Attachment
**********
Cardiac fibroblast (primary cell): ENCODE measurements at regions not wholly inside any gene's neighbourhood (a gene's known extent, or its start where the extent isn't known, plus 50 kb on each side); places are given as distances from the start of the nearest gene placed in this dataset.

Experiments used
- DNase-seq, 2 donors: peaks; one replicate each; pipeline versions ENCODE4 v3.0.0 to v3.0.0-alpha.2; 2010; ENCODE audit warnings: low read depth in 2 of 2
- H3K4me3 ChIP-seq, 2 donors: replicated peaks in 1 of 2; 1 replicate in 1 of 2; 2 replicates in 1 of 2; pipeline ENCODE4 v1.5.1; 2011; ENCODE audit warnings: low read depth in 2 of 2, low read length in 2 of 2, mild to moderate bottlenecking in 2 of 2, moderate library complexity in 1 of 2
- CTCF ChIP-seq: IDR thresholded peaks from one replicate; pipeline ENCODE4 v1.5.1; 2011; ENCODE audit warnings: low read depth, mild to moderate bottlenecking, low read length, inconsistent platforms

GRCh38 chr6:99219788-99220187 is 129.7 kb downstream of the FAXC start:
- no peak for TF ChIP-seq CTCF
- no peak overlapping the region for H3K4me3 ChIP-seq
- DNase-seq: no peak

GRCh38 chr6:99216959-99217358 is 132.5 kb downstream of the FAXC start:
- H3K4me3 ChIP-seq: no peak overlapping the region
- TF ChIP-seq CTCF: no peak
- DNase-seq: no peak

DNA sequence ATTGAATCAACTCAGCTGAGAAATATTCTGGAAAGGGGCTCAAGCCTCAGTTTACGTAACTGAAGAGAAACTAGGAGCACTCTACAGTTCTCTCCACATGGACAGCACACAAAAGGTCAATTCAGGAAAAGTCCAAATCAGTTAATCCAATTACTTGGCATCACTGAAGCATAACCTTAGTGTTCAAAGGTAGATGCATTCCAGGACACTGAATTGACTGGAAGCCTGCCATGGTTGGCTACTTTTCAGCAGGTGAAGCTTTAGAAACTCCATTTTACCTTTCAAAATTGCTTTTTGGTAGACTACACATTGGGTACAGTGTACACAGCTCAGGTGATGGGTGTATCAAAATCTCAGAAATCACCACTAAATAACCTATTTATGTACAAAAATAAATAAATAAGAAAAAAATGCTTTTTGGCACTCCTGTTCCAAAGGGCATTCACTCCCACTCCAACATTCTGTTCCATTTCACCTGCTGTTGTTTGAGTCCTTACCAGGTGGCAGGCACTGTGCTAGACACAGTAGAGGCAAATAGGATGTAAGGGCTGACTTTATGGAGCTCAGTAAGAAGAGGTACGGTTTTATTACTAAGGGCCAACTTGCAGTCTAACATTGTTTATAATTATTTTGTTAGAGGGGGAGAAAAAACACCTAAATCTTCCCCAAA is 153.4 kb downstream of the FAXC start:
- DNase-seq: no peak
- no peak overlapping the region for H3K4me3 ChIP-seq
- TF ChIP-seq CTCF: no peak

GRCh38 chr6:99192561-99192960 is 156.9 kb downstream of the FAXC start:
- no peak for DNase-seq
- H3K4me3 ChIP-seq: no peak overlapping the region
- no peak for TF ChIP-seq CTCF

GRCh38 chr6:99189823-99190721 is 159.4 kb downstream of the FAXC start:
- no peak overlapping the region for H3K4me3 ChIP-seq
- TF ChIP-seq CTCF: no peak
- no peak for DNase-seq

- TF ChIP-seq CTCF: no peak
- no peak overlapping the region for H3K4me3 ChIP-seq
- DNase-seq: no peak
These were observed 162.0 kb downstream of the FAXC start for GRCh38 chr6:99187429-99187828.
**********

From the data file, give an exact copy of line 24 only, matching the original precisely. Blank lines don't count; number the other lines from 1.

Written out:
- TF ChIP-seq CTCF: no peak